Oak Trees of North Carolina
Many species of oak trees have wide distributions in the eastern United States, with North Carolina falling within the range of several types. Oaks exist in the hilly and mountainous western section as well as on the coastal plains toward the Atlantic. North Carolina’s oaks can grow under a variety of conditions, with some requiring rich soil to reach their potential and others able to grow just about anywhere in the state.
Northern Red Oak
The northern red oak (Quercus rubra) commonly exists in the western three-fifths of North Carolina. This type of oak tree grows to between 70 and 90 feet tall and can have a trunk 2 to 3 feet wide. The northern red oak is a very valuable oak, with its wood used for such purposes as flooring. The tree also makes an excellent shade species. The tree’s light red-brown heartwood gives it its name. The leaves are as long as 8 inches, have as many as 11 pointed lobes and can turn yellowish, red or tan in the fall. Northern red oak is one of the less problematic oaks to transplant and grows relatively fast for an oak, according to the University of Connecticut Plant Database website. Northern oak does best in full sun and in well-drained, fertile loam. In North Carolina, this species grows alongside trees such as basswood and white ash, among others.
The willow oak (Quercus phellos) has leaves very different from the majority of oaks, resembling those of a willow species. The elongated leaves can be 5 inches in length, lack lobes and have smooth edges except for the tip, where a bristle exists. Willow oaks in North Carolina grow in every scenario except for the higher elevations in the mountains. The tree, which can be 100 feet tall, often flourishes near rivers and wetlands. Willow oak withstands air pollution and drought, making it a good choice for urban settings. Landscapers use the willow oak as a street tree, on parking lot islands, as a buffer between house lots and for use as a shade species. The tree has the ability to produce a large crop of acorns, which in turn will lure squirrels.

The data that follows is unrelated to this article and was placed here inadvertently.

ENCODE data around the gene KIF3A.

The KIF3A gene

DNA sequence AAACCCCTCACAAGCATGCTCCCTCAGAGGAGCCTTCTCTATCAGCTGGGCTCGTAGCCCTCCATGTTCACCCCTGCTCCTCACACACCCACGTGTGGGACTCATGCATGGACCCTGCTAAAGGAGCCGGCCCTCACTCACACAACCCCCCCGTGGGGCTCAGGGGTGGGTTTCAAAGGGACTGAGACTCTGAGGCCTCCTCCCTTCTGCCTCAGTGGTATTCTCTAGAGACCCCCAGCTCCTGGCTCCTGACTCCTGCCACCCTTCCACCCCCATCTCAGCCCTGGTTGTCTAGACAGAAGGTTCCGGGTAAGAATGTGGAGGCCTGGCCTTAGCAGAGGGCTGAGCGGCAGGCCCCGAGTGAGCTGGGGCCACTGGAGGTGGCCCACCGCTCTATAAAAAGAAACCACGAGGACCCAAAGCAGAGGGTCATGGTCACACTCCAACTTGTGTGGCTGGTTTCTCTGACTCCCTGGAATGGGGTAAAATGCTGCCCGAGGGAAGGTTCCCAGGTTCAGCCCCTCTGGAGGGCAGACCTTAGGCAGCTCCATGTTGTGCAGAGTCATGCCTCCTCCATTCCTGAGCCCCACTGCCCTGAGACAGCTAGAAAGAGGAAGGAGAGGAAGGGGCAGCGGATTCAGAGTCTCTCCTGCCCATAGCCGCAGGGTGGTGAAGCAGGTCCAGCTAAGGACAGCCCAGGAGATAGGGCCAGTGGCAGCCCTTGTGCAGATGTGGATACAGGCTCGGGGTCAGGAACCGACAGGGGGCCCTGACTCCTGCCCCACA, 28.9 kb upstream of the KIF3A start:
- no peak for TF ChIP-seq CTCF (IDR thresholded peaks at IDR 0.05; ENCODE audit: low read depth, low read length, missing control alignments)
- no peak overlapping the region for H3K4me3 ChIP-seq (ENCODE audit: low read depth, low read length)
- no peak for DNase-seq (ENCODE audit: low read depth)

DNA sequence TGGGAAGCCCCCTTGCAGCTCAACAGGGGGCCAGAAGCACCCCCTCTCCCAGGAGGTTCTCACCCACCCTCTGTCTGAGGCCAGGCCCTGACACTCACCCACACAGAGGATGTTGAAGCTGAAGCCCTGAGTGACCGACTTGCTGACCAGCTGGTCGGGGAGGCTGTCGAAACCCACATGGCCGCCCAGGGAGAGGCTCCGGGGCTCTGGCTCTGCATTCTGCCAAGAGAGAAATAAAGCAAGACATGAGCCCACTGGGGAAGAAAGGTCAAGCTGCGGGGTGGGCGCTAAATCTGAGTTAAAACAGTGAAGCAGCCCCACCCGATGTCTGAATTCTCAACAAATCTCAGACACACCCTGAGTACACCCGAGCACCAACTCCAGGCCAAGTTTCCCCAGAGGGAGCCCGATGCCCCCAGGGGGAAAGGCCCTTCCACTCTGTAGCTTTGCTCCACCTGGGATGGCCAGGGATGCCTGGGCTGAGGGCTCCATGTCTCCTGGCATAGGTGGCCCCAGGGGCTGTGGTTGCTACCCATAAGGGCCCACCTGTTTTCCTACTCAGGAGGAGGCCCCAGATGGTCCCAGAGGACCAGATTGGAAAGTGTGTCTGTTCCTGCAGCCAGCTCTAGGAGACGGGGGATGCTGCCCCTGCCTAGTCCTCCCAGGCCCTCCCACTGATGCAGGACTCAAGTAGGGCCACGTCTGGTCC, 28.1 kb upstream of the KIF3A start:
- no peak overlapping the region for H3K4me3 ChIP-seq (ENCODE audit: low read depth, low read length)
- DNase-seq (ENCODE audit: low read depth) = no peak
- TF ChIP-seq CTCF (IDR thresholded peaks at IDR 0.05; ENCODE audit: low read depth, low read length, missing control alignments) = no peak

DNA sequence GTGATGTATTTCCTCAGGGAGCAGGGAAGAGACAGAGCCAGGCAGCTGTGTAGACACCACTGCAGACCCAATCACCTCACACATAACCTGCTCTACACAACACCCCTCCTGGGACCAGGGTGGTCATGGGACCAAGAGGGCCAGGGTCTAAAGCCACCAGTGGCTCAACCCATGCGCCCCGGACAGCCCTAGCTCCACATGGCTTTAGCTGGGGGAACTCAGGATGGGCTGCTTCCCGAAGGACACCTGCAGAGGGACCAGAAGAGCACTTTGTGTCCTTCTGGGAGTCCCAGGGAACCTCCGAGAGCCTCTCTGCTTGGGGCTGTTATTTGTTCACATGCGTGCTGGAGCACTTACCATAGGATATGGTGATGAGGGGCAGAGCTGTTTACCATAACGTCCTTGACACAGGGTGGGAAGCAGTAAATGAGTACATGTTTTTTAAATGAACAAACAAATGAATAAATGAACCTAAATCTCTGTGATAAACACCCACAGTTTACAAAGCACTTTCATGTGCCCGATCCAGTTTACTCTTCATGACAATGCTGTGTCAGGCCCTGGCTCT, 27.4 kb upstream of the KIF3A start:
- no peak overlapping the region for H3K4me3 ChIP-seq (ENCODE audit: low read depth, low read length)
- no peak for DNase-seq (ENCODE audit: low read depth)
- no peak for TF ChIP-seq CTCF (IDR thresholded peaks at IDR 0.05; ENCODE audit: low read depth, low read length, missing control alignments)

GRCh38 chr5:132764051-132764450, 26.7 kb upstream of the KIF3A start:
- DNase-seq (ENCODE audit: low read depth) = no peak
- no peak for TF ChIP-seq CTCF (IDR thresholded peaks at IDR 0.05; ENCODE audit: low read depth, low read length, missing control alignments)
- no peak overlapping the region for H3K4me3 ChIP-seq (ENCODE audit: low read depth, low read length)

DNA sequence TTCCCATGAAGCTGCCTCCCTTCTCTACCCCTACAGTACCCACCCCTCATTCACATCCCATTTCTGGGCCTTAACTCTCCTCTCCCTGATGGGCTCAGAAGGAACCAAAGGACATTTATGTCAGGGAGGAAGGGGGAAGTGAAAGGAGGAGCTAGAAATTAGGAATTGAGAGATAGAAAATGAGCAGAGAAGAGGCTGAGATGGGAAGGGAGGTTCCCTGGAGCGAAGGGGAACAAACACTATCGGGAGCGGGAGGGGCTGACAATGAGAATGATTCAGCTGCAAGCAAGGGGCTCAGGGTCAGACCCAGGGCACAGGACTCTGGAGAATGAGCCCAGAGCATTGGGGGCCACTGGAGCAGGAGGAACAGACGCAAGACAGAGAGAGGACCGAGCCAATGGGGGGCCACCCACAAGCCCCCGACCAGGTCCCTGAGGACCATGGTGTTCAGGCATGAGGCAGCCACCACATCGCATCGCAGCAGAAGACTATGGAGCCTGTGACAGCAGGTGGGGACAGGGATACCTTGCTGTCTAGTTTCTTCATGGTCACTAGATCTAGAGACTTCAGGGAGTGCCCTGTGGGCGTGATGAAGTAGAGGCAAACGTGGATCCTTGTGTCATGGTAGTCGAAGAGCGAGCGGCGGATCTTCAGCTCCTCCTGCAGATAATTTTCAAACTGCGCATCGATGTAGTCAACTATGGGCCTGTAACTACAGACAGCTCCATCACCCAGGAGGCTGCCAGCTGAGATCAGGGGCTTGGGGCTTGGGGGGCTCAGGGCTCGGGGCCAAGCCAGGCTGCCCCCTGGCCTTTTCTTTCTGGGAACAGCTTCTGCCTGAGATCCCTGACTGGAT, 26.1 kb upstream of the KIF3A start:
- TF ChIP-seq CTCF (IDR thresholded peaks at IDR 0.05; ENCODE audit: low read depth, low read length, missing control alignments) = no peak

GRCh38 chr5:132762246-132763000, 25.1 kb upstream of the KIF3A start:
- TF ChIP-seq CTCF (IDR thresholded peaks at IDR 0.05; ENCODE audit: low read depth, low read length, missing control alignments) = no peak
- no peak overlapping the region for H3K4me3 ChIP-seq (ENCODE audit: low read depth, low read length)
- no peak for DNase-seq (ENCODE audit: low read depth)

The blackjack oak (Quercus marilandica) is one of the smaller oaks, growing between 20 and 30 feet. The tree has a reputation as being able to grow in less than ideal conditions and in poor soils. The wood has no real value and often winds up burned to produce charcoal. Blackjack oak frequnetly grows alone or with pine trees that can exist in the same settings. Blackjack oak grows all over North Carolina with only the highest points of the mountains lacking this species. The leathery leaves are from 4 to 8 inches long and have hairy, brownish undersides. The leaves have what the Plant Information Center website describes as a “bell shape,” with a broader appearance at the ends where three rounded lobes are. The bark of this oak is one of its best features, as it is blackish, rough and in almost square plates.